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dc.contributor.advisorCorteguera, Luis
dc.contributor.authorFox, Phillip D.
dc.date.accessioned2016-11-18T17:43:13Z
dc.date.available2016-11-18T17:43:13Z
dc.date.issued2014-05-16
dc.date.submitted2014
dc.identifier.otherhttp://dissertations.umi.com/ku:13266
dc.identifier.urihttp://hdl.handle.net/1808/22033
dc.description.abstractThis study of early modern governing practices analyzes the rule of Philip V of Spain (1700-1724, 1724-1746) in relation to his predecessor, the Habsburg Charles II (1665-1700) and his grandfather, Louis XIV of France (1643-1715). Philip creatively engaged the legacy of both monarchs to create a unique set of governing practices that centralized his authority while also maintaining a significant degree of variation in how he related to his subjects based on their social and political standing. Philip followed a particularist model that allowed him to give specific concessions and privileges only to the subjects who requested them. This approach to governing resulted in an ad-hoc administrative and legal patchwork rife with irregularities, but it circumvented the unavoidable problems of replacing multiple complex systems throughout his kingdoms with a uniform legal system. While Philip's reforms left some subjects dissatisfied with his reign, it enabled him to cultivate support among elite groups in his towns and kingdoms, securing his rule in the aftermath of the War of Spanish Succession (1705-1714). The advantages of particularism can be seen in comparison with eighteenth century France, where greater centralization and administrative uniformity created long-term problems that eventually resulted in the French Revolution. The Spanish model, while usually deemed less successful than that of the French, avoided some of the problems that led to the revolution while simultaneously minimizing royal debt. These findings challenge dominant interpretations of state formation in early modern Europe, suggesting that rulers could rationally choose policies that increased administrative and legal fragmentation.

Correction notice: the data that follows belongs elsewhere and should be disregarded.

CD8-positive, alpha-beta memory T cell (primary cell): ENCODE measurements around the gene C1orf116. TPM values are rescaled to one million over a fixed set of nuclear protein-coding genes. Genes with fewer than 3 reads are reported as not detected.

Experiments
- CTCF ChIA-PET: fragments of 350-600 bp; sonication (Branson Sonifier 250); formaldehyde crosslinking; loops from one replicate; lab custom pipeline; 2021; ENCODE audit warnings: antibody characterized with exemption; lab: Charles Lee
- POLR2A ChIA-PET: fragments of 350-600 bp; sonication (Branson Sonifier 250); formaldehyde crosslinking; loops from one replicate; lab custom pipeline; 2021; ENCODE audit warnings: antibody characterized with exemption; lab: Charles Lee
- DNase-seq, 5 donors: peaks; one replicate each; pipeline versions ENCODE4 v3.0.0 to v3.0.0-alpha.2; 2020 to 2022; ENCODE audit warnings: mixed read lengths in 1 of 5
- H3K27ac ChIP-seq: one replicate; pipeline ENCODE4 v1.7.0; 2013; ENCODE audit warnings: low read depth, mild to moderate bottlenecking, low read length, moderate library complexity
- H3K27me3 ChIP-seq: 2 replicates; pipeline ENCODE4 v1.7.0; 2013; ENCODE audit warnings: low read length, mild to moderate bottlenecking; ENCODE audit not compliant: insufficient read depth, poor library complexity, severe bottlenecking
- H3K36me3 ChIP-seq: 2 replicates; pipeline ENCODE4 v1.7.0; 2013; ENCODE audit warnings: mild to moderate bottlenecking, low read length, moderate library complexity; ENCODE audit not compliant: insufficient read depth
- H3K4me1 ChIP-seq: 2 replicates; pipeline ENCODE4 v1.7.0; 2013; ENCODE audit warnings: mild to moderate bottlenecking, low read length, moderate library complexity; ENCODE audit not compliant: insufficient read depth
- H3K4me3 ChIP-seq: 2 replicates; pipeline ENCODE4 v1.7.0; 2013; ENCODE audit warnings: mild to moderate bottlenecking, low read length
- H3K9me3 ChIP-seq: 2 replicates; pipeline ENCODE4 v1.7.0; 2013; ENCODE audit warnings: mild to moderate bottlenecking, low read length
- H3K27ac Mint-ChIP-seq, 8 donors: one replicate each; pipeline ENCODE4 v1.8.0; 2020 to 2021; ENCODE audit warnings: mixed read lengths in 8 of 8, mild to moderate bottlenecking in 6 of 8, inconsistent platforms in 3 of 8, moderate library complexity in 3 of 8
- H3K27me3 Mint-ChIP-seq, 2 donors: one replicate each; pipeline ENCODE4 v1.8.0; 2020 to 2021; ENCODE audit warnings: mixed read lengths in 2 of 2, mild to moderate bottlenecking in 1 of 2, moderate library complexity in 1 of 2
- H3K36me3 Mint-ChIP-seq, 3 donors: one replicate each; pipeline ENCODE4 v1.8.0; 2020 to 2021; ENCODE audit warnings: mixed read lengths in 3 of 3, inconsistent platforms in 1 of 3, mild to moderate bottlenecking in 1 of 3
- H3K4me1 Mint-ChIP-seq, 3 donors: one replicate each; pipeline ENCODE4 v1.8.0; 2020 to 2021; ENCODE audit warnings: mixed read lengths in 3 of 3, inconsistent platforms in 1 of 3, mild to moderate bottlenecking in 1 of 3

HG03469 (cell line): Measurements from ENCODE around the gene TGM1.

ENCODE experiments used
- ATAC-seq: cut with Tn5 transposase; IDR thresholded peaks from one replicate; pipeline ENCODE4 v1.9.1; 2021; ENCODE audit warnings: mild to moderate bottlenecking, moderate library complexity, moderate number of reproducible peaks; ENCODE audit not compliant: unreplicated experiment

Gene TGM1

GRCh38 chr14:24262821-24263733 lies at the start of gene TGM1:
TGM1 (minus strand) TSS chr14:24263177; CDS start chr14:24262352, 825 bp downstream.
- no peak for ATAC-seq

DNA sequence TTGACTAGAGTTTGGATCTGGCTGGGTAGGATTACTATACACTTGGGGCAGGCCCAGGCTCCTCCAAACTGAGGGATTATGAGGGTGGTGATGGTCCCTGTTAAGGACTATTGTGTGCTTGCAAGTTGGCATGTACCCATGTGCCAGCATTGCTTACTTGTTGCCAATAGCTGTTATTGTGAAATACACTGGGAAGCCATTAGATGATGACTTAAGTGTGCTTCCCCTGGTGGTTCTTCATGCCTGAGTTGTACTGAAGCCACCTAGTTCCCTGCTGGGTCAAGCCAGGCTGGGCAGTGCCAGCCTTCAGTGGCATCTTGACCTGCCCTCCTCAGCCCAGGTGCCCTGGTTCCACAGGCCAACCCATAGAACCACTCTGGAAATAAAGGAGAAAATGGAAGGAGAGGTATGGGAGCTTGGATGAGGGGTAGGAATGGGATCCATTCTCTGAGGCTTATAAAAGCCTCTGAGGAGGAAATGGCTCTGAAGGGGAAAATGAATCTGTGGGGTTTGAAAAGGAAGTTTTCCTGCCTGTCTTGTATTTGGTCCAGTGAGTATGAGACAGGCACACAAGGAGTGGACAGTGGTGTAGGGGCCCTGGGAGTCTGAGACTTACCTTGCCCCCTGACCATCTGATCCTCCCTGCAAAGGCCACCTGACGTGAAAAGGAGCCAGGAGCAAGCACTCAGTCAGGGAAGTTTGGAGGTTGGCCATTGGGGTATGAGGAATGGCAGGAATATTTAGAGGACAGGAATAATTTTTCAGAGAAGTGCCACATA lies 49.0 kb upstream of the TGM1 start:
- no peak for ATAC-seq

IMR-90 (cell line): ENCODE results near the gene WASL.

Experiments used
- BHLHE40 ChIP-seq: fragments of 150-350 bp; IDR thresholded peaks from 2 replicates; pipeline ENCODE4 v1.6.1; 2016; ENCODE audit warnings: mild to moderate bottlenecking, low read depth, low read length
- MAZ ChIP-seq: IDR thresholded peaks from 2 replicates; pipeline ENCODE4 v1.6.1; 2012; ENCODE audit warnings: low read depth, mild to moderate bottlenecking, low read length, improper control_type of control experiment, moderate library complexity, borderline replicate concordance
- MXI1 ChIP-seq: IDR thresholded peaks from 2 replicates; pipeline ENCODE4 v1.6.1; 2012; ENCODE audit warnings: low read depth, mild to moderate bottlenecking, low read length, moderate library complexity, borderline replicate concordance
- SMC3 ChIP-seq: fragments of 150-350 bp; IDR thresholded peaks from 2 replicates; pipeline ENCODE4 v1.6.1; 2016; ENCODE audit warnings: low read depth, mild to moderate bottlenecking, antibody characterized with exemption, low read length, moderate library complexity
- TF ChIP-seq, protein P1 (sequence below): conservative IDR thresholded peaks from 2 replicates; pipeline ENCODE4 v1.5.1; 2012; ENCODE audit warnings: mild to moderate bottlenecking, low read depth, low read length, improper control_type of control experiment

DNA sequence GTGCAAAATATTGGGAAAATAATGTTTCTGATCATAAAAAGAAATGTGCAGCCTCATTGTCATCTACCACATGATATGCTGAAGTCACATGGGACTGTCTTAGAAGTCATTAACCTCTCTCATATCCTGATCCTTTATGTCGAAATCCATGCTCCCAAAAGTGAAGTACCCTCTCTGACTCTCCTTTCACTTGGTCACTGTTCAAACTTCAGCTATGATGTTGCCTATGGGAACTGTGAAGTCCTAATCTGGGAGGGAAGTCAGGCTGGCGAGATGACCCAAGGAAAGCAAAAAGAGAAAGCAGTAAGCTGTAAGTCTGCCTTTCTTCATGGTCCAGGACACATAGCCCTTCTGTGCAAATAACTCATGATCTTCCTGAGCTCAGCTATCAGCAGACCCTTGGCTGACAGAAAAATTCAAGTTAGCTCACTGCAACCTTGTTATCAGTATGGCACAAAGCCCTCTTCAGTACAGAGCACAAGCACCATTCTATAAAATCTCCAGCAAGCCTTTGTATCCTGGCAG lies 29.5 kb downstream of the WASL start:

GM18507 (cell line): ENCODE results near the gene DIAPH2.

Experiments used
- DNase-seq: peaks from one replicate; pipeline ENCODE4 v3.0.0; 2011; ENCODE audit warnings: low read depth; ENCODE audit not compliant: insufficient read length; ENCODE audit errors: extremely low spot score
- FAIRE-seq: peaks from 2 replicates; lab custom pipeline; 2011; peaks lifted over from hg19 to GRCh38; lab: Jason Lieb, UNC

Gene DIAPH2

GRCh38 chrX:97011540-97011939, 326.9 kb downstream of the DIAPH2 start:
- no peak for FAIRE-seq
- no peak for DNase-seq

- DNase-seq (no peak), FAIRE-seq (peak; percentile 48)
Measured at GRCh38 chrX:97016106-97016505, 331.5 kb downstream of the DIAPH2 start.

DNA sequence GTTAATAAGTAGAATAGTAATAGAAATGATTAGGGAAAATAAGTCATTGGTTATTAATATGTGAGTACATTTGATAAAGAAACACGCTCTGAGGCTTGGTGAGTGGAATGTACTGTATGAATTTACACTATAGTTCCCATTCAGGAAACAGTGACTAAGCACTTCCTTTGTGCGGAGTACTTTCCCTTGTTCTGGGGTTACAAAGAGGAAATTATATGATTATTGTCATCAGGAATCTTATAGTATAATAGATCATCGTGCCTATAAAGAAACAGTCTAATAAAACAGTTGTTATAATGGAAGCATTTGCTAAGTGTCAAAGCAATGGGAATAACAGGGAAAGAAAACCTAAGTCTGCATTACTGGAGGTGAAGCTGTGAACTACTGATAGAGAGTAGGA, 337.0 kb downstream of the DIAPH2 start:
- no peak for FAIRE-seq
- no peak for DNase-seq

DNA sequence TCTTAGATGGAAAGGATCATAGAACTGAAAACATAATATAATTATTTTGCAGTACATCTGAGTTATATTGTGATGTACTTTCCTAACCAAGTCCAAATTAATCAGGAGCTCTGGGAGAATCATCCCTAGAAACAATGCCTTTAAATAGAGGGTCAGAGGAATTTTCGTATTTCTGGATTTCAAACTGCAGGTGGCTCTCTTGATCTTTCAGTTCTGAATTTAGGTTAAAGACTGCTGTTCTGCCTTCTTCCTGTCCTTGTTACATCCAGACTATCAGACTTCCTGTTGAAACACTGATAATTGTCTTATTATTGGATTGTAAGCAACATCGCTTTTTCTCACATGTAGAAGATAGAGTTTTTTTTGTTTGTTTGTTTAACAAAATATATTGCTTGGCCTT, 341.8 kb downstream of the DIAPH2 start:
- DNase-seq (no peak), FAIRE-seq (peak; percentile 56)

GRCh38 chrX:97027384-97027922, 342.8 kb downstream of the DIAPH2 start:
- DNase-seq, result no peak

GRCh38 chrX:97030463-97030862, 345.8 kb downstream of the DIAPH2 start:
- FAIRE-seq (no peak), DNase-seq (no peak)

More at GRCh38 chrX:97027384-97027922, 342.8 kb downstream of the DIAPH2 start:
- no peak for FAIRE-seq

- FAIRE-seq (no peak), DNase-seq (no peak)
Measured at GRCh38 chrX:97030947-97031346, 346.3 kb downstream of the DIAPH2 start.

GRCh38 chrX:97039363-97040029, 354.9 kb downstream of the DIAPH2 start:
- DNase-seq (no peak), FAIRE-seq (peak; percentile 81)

dc.format.extent245 pages
dc.language.isoen
dc.publisherUniversity of Kansas
dc.rightsCopyright held by the author.
dc.subjectEuropean history
dc.subjectHistory
dc.subjectAbsolutism
dc.subjectSocial sciences
dc.subjectSpain
dc.subjectState formation
dc.titleThe Bourbon Reform of Spanish Absolutism: The Government of the Crown of Aragon, 1665-1746
dc.typeDissertation
dc.contributor.cmtememberClark, Jonathan C. D.
dc.contributor.cmtememberGreene, Megan
dc.contributor.cmtememberManning, Patricia
dc.contributor.cmtememberTuttle, Leslie
dc.contributor.cmtememberVicente, Marta
dc.thesis.degreeDisciplineHistory
dc.thesis.degreeLevelPh.D.
dc.rights.accessrightsopenAccess


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